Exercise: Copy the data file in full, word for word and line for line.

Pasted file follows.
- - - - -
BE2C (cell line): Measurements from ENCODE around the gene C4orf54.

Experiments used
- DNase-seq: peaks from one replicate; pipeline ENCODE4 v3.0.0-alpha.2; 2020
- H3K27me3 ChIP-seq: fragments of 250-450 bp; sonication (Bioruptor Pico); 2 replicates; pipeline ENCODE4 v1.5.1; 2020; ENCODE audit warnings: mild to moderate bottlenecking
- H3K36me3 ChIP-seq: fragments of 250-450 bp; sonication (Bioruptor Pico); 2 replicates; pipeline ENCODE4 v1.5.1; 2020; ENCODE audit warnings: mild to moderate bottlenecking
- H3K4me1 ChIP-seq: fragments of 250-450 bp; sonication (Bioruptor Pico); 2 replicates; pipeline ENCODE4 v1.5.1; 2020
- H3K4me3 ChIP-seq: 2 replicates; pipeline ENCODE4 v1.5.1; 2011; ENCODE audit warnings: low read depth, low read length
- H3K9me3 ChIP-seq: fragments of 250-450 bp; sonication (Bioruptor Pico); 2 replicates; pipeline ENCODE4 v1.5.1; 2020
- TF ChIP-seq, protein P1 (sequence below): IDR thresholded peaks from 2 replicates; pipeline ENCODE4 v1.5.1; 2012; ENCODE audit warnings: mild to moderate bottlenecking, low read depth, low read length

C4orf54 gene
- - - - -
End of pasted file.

BE2C (cell line): Measurements from ENCODE around the gene C4orf54.

Experiments used
- DNase-seq: peaks from one replicate; pipeline ENCODE4 v3.0.0-alpha.2; 2020
- H3K27me3 ChIP-seq: fragments of 250-450 bp; sonication (Bioruptor Pico); 2 replicates; pipeline ENCODE4 v1.5.1; 2020; ENCODE audit warnings: mild to moderate bottlenecking
- H3K36me3 ChIP-seq: fragments of 250-450 bp; sonication (Bioruptor Pico); 2 replicates; pipeline ENCODE4 v1.5.1; 2020; ENCODE audit warnings: mild to moderate bottlenecking
- H3K4me1 ChIP-seq: fragments of 250-450 bp; sonication (Bioruptor Pico); 2 replicates; pipeline ENCODE4 v1.5.1; 2020
- H3K4me3 ChIP-seq: 2 replicates; pipeline ENCODE4 v1.5.1; 2011; ENCODE audit warnings: low read depth, low read length
- H3K9me3 ChIP-seq: fragments of 250-450 bp; sonication (Bioruptor Pico); 2 replicates; pipeline ENCODE4 v1.5.1; 2020
- TF ChIP-seq, protein P1 (sequence below): IDR thresholded peaks from 2 replicates; pipeline ENCODE4 v1.5.1; 2012; ENCODE audit warnings: mild to moderate bottlenecking, low read depth, low read length

C4orf54 gene